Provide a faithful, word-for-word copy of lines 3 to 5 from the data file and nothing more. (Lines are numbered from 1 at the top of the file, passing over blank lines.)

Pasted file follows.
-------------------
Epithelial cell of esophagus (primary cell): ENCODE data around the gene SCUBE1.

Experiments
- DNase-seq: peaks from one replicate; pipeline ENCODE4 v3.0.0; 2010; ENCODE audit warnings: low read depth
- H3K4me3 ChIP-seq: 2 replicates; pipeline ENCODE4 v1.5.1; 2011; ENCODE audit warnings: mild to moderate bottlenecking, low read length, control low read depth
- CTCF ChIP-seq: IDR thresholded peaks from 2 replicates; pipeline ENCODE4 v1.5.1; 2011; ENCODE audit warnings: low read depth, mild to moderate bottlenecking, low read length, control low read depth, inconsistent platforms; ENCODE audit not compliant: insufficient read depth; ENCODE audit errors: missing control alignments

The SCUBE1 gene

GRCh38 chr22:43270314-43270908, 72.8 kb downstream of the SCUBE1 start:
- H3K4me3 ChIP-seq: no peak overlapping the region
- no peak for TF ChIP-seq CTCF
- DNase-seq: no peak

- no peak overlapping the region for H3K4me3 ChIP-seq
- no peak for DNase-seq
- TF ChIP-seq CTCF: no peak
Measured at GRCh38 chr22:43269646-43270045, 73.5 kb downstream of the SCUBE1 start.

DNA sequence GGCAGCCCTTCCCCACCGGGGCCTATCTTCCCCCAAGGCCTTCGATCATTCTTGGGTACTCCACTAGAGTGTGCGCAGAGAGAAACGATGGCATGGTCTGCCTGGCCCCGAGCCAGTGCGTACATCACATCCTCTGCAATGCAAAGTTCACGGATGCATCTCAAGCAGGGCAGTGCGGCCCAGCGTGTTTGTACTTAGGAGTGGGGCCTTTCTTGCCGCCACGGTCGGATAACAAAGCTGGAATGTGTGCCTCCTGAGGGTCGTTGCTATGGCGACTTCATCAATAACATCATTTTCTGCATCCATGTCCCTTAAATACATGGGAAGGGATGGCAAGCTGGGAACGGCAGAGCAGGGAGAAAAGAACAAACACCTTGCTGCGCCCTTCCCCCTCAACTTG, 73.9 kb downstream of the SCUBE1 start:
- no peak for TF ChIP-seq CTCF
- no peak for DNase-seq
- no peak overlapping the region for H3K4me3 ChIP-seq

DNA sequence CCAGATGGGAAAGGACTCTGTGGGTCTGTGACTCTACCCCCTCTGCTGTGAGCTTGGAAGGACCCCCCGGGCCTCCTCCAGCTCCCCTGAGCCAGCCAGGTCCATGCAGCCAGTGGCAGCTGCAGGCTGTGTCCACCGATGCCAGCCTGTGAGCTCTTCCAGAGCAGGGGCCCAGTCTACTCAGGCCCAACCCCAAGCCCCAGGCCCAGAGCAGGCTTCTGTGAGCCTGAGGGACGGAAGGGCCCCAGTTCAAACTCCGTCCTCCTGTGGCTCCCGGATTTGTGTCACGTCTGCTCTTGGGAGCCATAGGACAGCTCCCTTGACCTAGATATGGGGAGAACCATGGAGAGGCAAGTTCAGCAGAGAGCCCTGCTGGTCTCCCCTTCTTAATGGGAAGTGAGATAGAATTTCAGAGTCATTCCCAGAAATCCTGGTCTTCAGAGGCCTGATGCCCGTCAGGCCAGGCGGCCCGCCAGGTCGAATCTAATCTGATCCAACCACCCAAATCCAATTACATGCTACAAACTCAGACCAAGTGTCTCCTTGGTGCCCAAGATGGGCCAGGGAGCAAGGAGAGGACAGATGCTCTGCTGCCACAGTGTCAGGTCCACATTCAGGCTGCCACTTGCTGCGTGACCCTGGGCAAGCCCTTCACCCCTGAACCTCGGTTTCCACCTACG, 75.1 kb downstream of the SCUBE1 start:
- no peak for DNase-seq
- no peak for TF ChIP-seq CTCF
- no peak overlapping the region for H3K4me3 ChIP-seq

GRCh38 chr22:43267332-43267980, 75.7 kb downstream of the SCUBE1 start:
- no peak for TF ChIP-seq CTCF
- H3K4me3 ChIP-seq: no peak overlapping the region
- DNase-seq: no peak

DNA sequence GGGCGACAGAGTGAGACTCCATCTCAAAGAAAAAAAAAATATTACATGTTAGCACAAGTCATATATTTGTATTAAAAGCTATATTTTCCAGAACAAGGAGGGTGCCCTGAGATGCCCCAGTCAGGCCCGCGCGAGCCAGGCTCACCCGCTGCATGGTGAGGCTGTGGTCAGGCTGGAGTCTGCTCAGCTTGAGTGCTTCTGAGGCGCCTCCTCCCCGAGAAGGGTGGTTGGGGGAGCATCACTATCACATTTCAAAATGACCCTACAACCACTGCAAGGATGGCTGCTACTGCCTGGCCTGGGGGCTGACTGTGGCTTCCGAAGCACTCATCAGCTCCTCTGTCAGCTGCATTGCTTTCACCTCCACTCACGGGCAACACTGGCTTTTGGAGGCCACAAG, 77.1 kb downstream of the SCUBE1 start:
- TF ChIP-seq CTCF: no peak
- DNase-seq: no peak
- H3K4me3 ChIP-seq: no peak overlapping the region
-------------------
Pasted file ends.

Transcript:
- DNase-seq: peaks from one replicate; pipeline ENCODE4 v3.0.0; 2010; ENCODE audit warnings: low read depth
- H3K4me3 ChIP-seq: 2 replicates; pipeline ENCODE4 v1.5.1; 2011; ENCODE audit warnings: mild to moderate bottlenecking, low read length, control low read depth
- CTCF ChIP-seq: IDR thresholded peaks from 2 replicates; pipeline ENCODE4 v1.5.1; 2011; ENCODE audit warnings: low read depth, mild to moderate bottlenecking, low read length, control low read depth, inconsistent platforms; ENCODE audit not compliant: insufficient read depth; ENCODE audit errors: missing control alignments